M: The things that stick out to me from my history of going to clubs and going to raves are those times that you're on the dancefloor, you hear something and it just leaves you like 'what is this?', so traditionally you'll get those drum & bass build-ups where it goes low, then it goes stupid, then you think it's gonna drop and it doesn't drop - the things that catch you out. So, also, polyrhythms in techno that leave you trying to make sense of where the beat is and the kick drum comes in at a different time, so the times of disorientation. So, we try to embrace that by throwing sounds and sonics in that disorientate you.

L: I think that track was originally built around a, kind of, Jersey influence, so an uptempo club track, but it just keeps going. It has its drop at the start, but it doesn't repeat on that expected four-bar basis.

M: I was thinking about this today actually. When we used to start making tracks, so 'Proto' for example and 'Drum Boss', there's the same arrangement where the first half of it is to disorientate you and the second half, it sort of straightens out into a club track so you can mix out of it, so that was an angle that we were coming from quite a lot.

I'm gonna guess that some of the tracks that make up Proto had been floating around for quite a while before the album deal with Tectonic was put in place, so how much of it, if anything, was built around the idea that you were making one collective body of work?

L: Pretty early on, we started thinking about how it would all fit together and how it would be perceived and have the right context.

M: There's this aesthetic that runs through it in the way that's it been mixed down and how we've produced it all. That's the one constant, so obviously it references a lot of sounds but the mix-downs and the hardware that we used on it all, because we wanted it to have the colour of old hardcore and jungle for the sole reason that that's what we grew up with.

So, that's the sole, overarching theme that brought it all together and made you settle on those 10 tracks that make up the album?

M: I think so. We never wanted it to be 'a journey'.

L: I think, partly as well, the opportunity to do it on Tectonic probably influenced us quite a lot in terms of how we wanted to present it. We were never gonna make an ambient album - we might do that in the future - but I think for this, we were gonna make something that's our own statement but also fits in with what we know Pinch has in mind for Tectonic, going forward. We wanted to make sure that we could bring something to that.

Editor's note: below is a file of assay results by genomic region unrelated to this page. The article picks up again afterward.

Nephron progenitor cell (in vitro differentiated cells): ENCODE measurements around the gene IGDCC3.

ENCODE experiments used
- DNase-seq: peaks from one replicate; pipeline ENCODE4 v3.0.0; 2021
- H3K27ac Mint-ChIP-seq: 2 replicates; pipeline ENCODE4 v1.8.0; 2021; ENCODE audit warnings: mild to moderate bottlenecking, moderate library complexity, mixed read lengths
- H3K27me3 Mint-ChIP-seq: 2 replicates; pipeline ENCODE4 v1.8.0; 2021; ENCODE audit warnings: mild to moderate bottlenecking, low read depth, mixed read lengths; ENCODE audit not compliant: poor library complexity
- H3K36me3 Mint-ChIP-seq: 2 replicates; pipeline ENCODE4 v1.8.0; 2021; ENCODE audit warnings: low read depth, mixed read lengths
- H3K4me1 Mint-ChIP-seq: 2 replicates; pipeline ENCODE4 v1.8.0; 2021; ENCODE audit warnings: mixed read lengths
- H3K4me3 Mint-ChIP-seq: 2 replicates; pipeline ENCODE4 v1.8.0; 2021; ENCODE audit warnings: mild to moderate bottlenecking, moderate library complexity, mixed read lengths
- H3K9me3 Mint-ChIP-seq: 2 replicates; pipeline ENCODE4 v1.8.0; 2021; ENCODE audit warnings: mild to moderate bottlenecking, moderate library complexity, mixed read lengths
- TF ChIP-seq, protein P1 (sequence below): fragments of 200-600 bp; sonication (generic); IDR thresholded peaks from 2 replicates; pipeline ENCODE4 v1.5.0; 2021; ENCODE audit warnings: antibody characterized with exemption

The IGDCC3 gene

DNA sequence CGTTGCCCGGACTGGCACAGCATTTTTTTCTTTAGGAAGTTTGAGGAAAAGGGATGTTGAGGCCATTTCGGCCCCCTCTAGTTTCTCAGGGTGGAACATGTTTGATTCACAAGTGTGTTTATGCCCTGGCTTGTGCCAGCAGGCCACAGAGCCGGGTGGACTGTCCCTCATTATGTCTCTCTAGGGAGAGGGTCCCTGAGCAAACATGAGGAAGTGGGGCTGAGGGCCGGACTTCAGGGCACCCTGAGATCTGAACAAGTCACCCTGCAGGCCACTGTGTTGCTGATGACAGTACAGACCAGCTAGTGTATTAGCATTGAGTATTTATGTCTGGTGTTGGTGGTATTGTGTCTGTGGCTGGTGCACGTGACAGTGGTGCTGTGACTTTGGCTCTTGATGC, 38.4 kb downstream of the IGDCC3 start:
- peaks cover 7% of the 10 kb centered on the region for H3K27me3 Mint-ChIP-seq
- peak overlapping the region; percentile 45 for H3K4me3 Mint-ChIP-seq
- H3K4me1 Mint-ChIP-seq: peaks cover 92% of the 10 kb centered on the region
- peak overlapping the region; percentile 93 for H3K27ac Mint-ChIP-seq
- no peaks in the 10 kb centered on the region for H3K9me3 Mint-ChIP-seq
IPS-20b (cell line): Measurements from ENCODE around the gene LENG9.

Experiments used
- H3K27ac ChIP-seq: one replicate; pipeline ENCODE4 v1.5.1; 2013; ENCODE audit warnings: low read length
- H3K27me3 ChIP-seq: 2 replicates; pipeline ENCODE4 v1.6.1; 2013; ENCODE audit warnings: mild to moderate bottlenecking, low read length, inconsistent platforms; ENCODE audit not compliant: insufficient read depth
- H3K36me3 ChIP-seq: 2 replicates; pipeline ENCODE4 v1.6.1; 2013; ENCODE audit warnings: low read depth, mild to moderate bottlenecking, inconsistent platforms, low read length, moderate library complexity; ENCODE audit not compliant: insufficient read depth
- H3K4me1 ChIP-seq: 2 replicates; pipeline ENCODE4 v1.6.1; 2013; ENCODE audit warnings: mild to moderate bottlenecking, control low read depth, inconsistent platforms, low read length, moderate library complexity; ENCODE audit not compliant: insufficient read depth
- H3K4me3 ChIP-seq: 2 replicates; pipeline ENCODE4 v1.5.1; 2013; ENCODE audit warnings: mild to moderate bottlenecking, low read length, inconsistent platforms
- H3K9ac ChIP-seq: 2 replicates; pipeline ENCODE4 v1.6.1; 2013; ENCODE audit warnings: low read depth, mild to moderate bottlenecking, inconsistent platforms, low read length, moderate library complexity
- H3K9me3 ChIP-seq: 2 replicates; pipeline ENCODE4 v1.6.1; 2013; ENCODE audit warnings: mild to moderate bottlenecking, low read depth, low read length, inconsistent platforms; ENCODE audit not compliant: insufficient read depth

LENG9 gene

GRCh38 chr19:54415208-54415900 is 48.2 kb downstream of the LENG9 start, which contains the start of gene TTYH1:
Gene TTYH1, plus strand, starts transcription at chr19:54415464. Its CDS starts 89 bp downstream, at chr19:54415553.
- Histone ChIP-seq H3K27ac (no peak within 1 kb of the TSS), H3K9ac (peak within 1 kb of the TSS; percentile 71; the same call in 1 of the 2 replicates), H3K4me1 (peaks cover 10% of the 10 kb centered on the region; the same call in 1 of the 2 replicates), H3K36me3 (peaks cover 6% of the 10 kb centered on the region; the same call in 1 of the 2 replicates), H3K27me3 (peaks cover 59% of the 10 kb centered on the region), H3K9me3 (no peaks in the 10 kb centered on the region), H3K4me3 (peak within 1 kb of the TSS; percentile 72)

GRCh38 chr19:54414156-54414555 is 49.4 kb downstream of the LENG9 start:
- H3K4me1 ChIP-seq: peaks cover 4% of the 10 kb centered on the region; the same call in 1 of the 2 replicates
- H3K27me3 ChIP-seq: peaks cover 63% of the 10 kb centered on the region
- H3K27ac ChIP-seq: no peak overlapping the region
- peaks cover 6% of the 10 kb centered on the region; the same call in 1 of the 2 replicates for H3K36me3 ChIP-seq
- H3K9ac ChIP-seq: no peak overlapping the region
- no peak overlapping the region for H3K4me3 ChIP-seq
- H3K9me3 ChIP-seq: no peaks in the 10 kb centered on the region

When you were putting it together then, do you think producing with somebody else's vision also in your mind shaped the results quite considerably?

M: Well, we all have very similar tastes, so it was a pleasure to do it that way. That's why Tectonic was a perfect fit for it. Also, taking Cold Mission, that's an album, whereas, to us, this isn't necessarily an 'album' but more, as I said before, a collection of bangers, and maybe when I work on a solo album, it will be more of a journey. But, I think with this, we wanted it to be a functional collection of club tracks.

James, was Proto a considerably different experience to you then in comparison to working within that barrier of the conceptual artist album?

L: To an extent. I think every producer when they're in the studio will find that their experience from track to track can be very similar. So, the concrete experience on a day-to-day basis isn't that much different, but when you take a step back, it's more like the obvious differences are in collaborating: being able to rely on somebody else to take the reins when you're tired or feel like you're running out of ideas.

Let's talk about the album's title then, because it makes your references quite clear.

M: That's the loose idea that ties it all together. We're both quite intrigued by those times. A lot of my favourite music comes from that time.

L: Yeah, Jack's already referred to the colour of old hardcore and jungle records, and also early techno.

I hear quite a lot of early Warp references in parts of the album like those first releases from Forgemasters and LFO.

L: Yeah, I was really interested in the link as well between Belgian and US techno in the early days and people like Lenny Dee with his releases for labels like Nu Groove. That linked for me with hardcore, like Manix, 4hero, people like that. It's quite interesting because, at that time, techno, hardcore, rave were all quite mixed up and what later became that kind of polyrhythmic techno that Jeff Mills played and the industrial sound hadn't really emerged yet, but you could hear it coming through very early on.